Signs and symptoms of an adverse reaction to MMRV

Measles, Mumps, Rubella and Varicella all can be very serious diseases. Each of the diseases have their own serious reactions.

Measles causes a rash, cough, runny nose, eye irritation and a fever. It can lead to ear infections, pneumonia, seizures, brain damage and even death.

Mumps causes a fever, headache, and swollen glands. It can lead to deafness, meningitis (infection of the brain and spinal cord covering), infection of the pancreas, painful swelling of the testicles or ovaries and in rare cases, death.

Rubella, also known as German Measles, causes a rash and mild fever and can cause arthritis, mostly in women. If a woman gets rubella while she is pregnant, she could have a miscarriage or her baby could be born with serious birth defects.

Varicella, also known as Chickenpox, causes a rash, itching, fever and tiredness. It can lead to severe skin infection, scars, pneumonia, brain damage or death. It can also re-emerge years later as a painful rash called shingles.

In order to combat against these diseases, the CDC recommends preventing them with a combination vaccine. The MMRV vaccine combines the attenuated virus MMR (measles, mumps, rubella) vaccine with the addition of chickenpox vaccine.

Although there are many potential side effects and possible adverse reactions to this vaccine, the CDC and the US Federal Government only recognize the following: (This information is taken from the VIS, Vaccine Information Statement and is available to the public.)

They state, “A vaccine, like any medicine, is capable of causing serious problems, such as severe allergic reactions. The risk of MMRV vaccine causing serious harm, or death, is extremely small. Getting MMRV vaccine is much safer than getting measles, mumps, rubella, or chickenpox. Most children who get MMRV vaccine do not have any problems with it.”

They state that mild problems are a fever (about 1 child out of 5), mild rash (about 1 child out of 20) and swelling of glands in the cheeks or neck, which they believe to be very rare. If these problems happen, it is usually within 5-12 days after the first dose. They happen less often after the second dose.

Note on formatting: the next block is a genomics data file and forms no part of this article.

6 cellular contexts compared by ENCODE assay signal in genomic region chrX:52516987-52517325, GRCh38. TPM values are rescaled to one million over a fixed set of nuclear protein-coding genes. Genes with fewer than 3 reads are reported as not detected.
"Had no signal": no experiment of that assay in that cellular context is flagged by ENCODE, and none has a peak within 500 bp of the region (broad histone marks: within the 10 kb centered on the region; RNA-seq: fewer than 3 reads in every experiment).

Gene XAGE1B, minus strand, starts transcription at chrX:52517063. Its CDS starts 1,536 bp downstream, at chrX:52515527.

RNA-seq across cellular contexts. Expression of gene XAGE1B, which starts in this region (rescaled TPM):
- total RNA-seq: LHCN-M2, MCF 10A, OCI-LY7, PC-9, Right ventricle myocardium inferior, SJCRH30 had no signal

The moderate problems they “recognize” are seizures caused by fever (about 1 child in 1,250 who get MMRV), and usually 5-12 days after the first dose. They do want us to know however, that “They happen less often when MMR and varicella vaccines are given at the same visit as separate shots (about 1 child in 2,500 who get these two vaccines) and rarely after a 2nd dose of MMRV.”

A temporary low platelet count, which can cause a bleeding disorder is also listed as a moderate problem and can be found in about 1 child out of 40,000.

Finally they believe the severe problems to be very rare, yet they state, “Several severe problems have been reported following MMR vaccine, and might also happen after MMRV. These include severe allergic reactions (fewer than 4 per million), and problems such as, deafness, long-term seizures, coma, lowered consciousness, and permanent brain damage.” They claim that because these problems occur so rarely, we can’t be sure whether they are caused by the vaccine or not.

Something that the CDC doesn’t want everyone to know or consider is that this vaccine has also been linked to autoimmune disorders and nerve damage. There have been several studies to confirm these adverse reactions. However, since they aren’t “recognized” reactions, they aren’t readily available to the public and aren’t listed on the Vaccine Information Statement.

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